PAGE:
The new plan, with interior plumbing, and staircase moved to left of Bow Parlor

Their first design was for a complete transformation of the house, and was not executed.  Evidence is strong that Arthur Lyman had second thoughts about how drastically he wished to alter the old family homestead, and the final design, completed in 1883 sought to save some of the character of McIntyre’s design, even to the extent of re-using the second floor pilasters by McIntyre to frame the new two story bays that pushed out from the entrance front.  Although respectful by the standards of the time, in fact McIntyre’s elegant composition was irrevocably altered and subsumed by the new house.  Inside, mantels were replaced, high wainscots installed, yet the Bow Parlor and the Ballroom both survived untouched, as artifacts of the family’s past splendors.

The rejected proposal for renovation (American Architect & Building News)
Hartwell & Richardson’s accepted design for the renovation (American Architect & Building News)
Interior details in the ‘Colonial’ style for the new staircase and parlor (American Architect & Building News)
Mr. Lyman writes to American Architect explaining his desire to preserve as much as possible of the old house

 Which brings us back to the photographs that my thoughtful friend supplied.   She thought I might recognize them (I’m a bit of an idiot savant at recognizing buildings from minimal evidence—emphasis on the idiot part), and indeed I did.   They are 21 views of the interior of ‘The Vale’ after the Hartwell and Richardson remodeling of 1883.  In the rooms can be seen a mix of 18th and 19th century furnishings accumulated by several generations before a 1930’s ‘restoration’ that sought to do away with many of the Victorian ‘colonial’ flourishes of before.   Like their ancestor before them, that generation of Lymans preserved the Victorian parlor, with its oak woodwork and fire surround of deMorgan tiles.  Today ‘The Vale’ is owned by Historic New England.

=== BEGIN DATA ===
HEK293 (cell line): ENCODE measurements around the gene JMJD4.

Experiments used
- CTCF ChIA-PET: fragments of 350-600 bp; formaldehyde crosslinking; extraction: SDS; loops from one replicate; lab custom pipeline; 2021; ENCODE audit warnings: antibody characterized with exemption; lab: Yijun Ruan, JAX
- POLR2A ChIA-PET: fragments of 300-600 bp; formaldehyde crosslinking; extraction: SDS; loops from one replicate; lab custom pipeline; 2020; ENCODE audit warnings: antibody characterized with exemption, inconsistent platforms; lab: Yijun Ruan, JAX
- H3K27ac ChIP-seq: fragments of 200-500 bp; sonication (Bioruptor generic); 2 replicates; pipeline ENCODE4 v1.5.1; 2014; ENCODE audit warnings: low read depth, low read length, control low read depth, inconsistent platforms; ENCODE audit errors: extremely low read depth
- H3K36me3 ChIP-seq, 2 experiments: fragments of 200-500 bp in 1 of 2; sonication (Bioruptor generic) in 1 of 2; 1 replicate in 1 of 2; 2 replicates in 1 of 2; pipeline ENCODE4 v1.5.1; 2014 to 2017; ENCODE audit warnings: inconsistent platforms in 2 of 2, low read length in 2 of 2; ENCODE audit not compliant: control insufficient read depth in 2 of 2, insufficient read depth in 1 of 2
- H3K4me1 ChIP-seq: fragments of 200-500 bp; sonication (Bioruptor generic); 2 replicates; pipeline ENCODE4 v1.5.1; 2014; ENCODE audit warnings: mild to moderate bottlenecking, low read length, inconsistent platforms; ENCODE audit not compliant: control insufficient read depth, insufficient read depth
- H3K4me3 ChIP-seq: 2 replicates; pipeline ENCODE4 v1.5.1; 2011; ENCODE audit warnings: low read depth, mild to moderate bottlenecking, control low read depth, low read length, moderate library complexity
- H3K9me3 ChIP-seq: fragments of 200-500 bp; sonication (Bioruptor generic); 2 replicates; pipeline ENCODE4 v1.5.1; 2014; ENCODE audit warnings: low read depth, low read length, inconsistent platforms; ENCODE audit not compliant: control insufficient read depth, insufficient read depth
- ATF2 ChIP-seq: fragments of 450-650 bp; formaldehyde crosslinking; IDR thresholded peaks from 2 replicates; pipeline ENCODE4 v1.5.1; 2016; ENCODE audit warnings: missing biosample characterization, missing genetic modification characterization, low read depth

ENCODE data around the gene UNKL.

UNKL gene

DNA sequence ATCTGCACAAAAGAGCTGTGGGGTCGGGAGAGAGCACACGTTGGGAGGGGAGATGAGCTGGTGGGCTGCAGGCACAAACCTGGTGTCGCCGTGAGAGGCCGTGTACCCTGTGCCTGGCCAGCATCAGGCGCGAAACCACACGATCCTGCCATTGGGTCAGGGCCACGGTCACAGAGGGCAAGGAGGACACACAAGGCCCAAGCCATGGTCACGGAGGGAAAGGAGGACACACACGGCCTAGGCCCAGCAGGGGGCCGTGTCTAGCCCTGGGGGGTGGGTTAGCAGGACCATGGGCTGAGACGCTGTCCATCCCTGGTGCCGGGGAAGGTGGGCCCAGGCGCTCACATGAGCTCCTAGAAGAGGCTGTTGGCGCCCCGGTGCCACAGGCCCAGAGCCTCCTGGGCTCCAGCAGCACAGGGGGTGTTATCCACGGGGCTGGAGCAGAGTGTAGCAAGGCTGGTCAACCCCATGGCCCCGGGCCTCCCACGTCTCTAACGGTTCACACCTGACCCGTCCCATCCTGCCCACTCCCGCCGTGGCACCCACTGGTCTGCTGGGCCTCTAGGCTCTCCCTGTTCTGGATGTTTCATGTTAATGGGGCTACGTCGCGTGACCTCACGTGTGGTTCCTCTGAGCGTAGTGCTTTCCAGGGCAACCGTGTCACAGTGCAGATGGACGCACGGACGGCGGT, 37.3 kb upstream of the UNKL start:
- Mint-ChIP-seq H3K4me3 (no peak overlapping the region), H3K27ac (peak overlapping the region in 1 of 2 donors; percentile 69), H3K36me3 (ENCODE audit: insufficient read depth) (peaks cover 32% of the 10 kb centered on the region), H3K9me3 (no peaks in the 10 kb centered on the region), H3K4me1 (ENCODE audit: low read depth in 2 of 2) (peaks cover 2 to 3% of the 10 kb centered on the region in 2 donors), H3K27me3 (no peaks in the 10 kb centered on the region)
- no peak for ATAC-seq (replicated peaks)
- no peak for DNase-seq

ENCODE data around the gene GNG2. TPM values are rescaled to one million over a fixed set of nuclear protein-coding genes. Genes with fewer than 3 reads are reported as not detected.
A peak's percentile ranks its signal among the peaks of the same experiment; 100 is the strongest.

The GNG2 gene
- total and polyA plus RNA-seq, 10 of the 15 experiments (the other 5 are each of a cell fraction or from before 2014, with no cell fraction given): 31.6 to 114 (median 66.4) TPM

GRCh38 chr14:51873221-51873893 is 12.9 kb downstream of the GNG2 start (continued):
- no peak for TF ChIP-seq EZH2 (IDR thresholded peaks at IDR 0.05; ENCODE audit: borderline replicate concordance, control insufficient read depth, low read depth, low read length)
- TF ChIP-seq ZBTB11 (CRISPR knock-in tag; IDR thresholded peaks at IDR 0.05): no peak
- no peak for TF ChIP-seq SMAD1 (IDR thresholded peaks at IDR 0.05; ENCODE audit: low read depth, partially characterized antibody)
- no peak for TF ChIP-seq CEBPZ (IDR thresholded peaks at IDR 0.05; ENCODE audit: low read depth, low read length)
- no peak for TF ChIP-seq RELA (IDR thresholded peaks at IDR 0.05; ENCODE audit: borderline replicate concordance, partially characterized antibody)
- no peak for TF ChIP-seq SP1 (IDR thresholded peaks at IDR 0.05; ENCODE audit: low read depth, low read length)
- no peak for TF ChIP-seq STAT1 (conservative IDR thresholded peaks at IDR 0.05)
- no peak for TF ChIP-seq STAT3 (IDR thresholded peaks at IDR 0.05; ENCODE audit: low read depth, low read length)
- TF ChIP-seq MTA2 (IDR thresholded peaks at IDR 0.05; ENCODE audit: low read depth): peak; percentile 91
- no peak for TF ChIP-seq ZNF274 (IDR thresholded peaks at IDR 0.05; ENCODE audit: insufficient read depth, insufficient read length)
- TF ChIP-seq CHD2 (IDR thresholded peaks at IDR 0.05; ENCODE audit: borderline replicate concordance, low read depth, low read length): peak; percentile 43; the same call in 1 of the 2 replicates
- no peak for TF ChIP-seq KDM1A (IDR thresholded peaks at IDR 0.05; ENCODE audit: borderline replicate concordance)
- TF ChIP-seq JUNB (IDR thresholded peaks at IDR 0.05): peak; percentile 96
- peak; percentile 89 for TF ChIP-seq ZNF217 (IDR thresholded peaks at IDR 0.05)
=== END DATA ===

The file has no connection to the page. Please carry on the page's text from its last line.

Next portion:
Please click on pictures to enlarge
The Bow Parlor.  The French style furniture suite is original to the house
Two views of the new family living room in the location of the old kitchen.  The tiles surrounding the fireplace are by William deMorgan
The ballroom looking toward the cross hall
The cross hall looking from the new staircase toward the ballroom
The second floor landing
The Drawing Room.  Two of the White Hepplewhite chairs can be seen
The cross hall toward family living room
Dressing room, opening to entrance portico roof
Two rooms in the nursery suite.  Ever thrifty, the Lymans retained the 1850’s ingrain carpeting.
The bedroom above the Bow Parlor
Two views of the master bedroom.
A present day view of the master bedroom, after being stripped of its Victorian decorations in the early 20th century (photo uncredited from Historic New England Website.
Present day view of the garden front.  The central bay of the Bow Parlor remains as McIntyre designed it.

Before we end today’s lesson, it is worth noting that Arthur Lyman’s sister, Lydia,  married Robert Treat Paine, a housing reformer descended from a signer of the Declaration of Independence. They lived across the street, on property given them by her father.  When they remodeled the existing house on that property, they hired the other Richardson, H.H. himself, as their architect, and their naturally landscaped grounds were a collaboration with Frederick Law Olmstead.  For that house, click HERE

For previous Dilettante posts about Federal country estates in the Boston area, please click HEREHERE, and HERE.

For more about The Vale, click HERE for  the Historic New England website